Here are two handsome maps of Melbourne’s public transport from the previous century. In equal parts loved and loathed by locals, public transport in Melbourne is slow, expensive and unreliable and yet anyone who has ever lived in Melbourne (and who has moved away for long enough to not deal with it on a daily basis) has nostalgic train or tram stories of meeting interesting people, encountering dodgy activities and flirtations with love and danger. One advantage of long and slow train travel is that boredom, melancholy and wandering thoughts very occasionally are turned into real creative insight.
Historical Map: General Railway Development to 1985, Melbourne, Australia (1969)
Here’s a very fluorescent and optimistic planning map of Melbourne’s public transport in 1969 which was part of the 1969 Melbourne Transportation Plan.
It outlines optimistic pipe dreams of the time and includes the pragmatic plan to build rail links that would connect together the Dandenong, Frankston and Belgrave lines, which never happened. This has become somewhat of a pet peeve and collective moan of anyone living out in the Eastern Suburbs. Why don’t train lines running almost parallel to each other at times have connecting stations?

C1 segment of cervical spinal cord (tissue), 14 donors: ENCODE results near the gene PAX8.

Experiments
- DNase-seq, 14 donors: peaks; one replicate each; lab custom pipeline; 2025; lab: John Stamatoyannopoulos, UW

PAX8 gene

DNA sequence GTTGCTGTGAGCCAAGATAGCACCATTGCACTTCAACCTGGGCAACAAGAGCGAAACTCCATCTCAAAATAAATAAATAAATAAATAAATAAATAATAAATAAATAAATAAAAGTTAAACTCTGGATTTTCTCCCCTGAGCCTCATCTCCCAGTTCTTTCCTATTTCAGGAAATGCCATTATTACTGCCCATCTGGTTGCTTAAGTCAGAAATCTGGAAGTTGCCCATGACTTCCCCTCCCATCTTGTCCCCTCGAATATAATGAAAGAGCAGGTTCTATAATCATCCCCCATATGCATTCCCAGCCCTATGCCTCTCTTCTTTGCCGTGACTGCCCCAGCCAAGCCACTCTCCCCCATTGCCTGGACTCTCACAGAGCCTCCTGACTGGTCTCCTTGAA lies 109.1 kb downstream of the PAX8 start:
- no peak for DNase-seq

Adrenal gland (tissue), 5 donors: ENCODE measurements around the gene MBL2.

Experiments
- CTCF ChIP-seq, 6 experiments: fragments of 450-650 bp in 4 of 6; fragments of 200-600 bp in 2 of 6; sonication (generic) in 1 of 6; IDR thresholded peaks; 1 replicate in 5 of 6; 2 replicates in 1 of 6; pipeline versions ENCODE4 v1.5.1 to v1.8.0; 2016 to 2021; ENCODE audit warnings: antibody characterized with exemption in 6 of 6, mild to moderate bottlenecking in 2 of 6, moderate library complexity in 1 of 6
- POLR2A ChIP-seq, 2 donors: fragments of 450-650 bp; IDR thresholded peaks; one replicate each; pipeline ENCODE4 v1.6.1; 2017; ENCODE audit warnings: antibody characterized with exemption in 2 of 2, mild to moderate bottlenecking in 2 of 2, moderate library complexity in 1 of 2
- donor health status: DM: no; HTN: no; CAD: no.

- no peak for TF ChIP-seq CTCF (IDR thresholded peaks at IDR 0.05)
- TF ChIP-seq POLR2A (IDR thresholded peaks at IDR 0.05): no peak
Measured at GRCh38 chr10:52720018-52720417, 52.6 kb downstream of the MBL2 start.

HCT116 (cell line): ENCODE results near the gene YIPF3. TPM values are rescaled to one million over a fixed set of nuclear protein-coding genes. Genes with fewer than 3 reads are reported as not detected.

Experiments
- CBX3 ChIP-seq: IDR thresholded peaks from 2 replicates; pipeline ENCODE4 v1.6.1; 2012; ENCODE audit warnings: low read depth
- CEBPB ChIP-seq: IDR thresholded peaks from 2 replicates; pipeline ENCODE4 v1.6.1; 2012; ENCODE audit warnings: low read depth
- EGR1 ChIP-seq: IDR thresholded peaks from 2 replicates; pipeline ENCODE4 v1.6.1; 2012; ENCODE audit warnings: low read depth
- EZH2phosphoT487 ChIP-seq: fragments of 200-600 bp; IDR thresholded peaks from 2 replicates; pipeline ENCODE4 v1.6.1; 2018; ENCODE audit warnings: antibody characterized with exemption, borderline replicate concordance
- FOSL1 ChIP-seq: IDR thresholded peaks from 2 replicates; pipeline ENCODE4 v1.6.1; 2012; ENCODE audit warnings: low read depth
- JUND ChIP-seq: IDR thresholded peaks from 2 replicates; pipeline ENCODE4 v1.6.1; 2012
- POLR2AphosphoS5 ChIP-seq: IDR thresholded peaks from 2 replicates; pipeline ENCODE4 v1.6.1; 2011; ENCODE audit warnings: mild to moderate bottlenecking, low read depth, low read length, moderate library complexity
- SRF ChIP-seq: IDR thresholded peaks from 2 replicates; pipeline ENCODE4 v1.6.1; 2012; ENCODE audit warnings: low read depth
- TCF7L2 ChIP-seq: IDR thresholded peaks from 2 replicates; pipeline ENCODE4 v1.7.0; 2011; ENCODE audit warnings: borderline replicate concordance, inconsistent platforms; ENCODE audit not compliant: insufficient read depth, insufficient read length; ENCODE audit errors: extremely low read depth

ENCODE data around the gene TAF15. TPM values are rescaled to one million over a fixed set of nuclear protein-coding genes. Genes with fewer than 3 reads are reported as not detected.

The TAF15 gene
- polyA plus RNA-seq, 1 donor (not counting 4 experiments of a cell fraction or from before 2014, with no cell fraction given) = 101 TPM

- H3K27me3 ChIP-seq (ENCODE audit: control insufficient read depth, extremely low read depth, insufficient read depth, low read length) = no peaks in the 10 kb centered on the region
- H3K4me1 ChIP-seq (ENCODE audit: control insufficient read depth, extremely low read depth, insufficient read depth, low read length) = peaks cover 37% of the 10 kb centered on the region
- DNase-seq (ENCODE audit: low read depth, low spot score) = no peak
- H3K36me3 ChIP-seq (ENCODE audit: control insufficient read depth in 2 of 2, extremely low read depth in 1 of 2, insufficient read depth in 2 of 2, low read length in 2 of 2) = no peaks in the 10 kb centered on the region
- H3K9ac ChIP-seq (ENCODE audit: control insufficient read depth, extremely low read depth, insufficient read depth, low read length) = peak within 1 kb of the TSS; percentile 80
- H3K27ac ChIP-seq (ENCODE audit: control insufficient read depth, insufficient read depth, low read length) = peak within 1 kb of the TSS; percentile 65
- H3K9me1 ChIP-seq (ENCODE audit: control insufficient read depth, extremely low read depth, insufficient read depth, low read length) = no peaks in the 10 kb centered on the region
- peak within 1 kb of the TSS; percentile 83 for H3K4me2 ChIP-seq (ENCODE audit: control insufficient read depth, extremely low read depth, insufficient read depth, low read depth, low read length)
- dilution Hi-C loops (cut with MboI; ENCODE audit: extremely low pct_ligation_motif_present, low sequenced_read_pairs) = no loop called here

Also out west on the Werribee line there’s a dotted line symbolising the proposed installation of another line, this never actually happened and so there’s one railway track going through Altona station, which can get very awkward during peak hour. Also there’s a station out west called “Mobiltown”, no doubt that monstrous industrial monolith near Altona station was something to be proud of in 1969. The City Loop which was planned back in 1969 finally materialised as a reality in the 80’s.
(Source: Transit Maps)
Historical Map: Train and Tram Travel Times in Melbourne, Australia, c. 1920
This handsome isochrone map produced by Melbourne’s Metropolitan Town Planning Commission shes the minimum travel time into the city via suburban railways and tram lines.
(Source: Daniel Bowen/Flickr)